SAN ANTONIO – Former Obama housing chief Julian Castro says he's taking a step toward a possible White House campaign in 2020 by forming a presidential exploratory committee. The Texas Democrat tells the Associated Press that he will announce a decision Jan. 12.
The move Wednesday gives the 44-year-old former San Antonio mayor an early start to what's shaping up as a crowded Democratic field without a clear front-runner to challenge President Donald Trump.
Castro indicated in an AP interview that his mind was all but made up.
"I know where I'm leaning, for sure," said Castro, who has said for weeks that it was likely he would seek the nomination.
An exploratory committee usually is a formality before a candidate launches a presidential campaign. It legally allows potential candidates to begin raising money.
But just as important for Castro, the step gives him an early jump on bigger name Democrats who are considering running but are taking a slower approach.
No potential contender is more ascendant than outgoing Rep. Beto O'Rourke, who lost last month in a surprisingly close race against Sen. Ted Cruz, R-Texas. O'Rourke has excited donors and activists who are now prodding him to seek the presidency.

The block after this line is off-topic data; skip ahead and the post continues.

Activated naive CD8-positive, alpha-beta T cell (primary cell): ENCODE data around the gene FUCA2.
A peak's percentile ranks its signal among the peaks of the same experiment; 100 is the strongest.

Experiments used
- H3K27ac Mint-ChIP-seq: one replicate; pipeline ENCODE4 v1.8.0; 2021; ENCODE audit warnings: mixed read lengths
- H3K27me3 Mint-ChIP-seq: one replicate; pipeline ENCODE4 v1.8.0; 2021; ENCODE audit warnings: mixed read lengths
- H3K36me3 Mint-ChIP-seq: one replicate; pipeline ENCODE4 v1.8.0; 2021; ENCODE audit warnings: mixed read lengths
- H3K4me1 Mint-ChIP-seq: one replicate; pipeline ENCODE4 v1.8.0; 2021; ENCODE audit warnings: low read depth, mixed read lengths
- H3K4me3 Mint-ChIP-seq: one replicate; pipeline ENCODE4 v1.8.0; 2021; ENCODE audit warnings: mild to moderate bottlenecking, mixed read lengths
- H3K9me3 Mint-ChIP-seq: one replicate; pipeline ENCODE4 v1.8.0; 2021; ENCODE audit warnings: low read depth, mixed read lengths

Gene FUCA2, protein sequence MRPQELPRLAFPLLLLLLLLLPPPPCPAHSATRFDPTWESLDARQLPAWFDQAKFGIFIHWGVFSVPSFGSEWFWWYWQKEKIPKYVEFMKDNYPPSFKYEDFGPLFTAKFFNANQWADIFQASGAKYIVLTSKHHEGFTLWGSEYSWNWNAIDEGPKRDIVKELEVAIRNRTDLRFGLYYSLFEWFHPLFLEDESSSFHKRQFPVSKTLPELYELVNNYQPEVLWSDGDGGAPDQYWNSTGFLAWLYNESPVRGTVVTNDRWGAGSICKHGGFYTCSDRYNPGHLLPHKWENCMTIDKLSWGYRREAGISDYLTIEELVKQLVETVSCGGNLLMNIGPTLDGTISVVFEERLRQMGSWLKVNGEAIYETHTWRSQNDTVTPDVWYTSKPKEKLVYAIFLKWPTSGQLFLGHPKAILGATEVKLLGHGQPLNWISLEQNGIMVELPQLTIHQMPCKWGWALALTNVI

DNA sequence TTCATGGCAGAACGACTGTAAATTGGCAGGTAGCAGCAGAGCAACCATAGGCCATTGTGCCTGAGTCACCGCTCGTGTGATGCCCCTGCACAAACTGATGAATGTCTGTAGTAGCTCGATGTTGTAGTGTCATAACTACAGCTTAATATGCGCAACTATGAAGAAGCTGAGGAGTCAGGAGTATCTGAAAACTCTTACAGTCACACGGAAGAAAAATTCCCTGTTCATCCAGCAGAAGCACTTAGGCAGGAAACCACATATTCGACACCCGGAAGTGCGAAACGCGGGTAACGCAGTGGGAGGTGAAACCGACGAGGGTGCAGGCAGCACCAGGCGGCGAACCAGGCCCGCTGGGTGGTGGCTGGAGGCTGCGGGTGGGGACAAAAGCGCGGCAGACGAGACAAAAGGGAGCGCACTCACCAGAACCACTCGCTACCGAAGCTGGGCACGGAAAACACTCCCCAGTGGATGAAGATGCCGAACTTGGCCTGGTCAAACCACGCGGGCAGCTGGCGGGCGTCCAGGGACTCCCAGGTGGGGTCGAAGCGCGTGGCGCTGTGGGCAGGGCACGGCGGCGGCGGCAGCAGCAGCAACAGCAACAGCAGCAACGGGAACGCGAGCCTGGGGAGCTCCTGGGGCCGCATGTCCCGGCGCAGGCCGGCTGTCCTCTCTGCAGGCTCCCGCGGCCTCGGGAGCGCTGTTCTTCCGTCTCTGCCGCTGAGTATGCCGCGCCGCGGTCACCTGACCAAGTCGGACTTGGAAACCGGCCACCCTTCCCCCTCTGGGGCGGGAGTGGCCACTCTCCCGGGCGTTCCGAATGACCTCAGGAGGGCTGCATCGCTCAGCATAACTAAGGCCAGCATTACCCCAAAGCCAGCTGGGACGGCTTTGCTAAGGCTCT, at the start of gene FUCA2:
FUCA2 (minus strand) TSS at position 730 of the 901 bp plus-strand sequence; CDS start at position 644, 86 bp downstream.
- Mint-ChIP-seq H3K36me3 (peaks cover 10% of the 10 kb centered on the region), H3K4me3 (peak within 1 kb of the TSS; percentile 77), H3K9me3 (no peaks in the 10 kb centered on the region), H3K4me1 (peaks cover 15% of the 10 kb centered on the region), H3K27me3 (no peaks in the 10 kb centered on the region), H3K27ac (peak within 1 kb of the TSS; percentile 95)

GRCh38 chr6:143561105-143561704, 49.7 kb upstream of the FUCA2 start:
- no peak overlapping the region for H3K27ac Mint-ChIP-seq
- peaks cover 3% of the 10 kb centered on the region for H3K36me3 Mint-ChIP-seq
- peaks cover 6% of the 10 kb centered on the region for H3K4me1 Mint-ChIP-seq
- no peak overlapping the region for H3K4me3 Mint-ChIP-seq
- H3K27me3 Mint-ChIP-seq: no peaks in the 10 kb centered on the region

Sens. Elizabeth Warren of Massachusetts and Cory Booker of New Jersey, along with former Vice President Joe Biden, are also potential candidates.
Castro would be among the youngest candidates in the field and the most prominent Latino. He played down the attention that others are generating and pointed to past election cycles in which early favorites ended up faltering.
"People might say right now, 'Well, hey, you're way down here in polling that's taken.' The most dangerous place to be right now is actually in the pole position," Castro said. "It doesn't bother me that in December of 2018 I'm not right up at the top of the list. If I decide to run, it would be because I believe I have a compelling message and I'm going to work hard and get to the voters and I believe I can be successful."
Obama picked Castro to take over the Department of Housing and Urban Development in 2014.
He is the grandson of a Mexican immigrant and son of a Latina activist. His twin brother, Joaquin Castro, is a Democratic congressman from Texas. Julian Castro said the Latino community has been treated "like a piñata" under Trump and deserved a candidate in the field.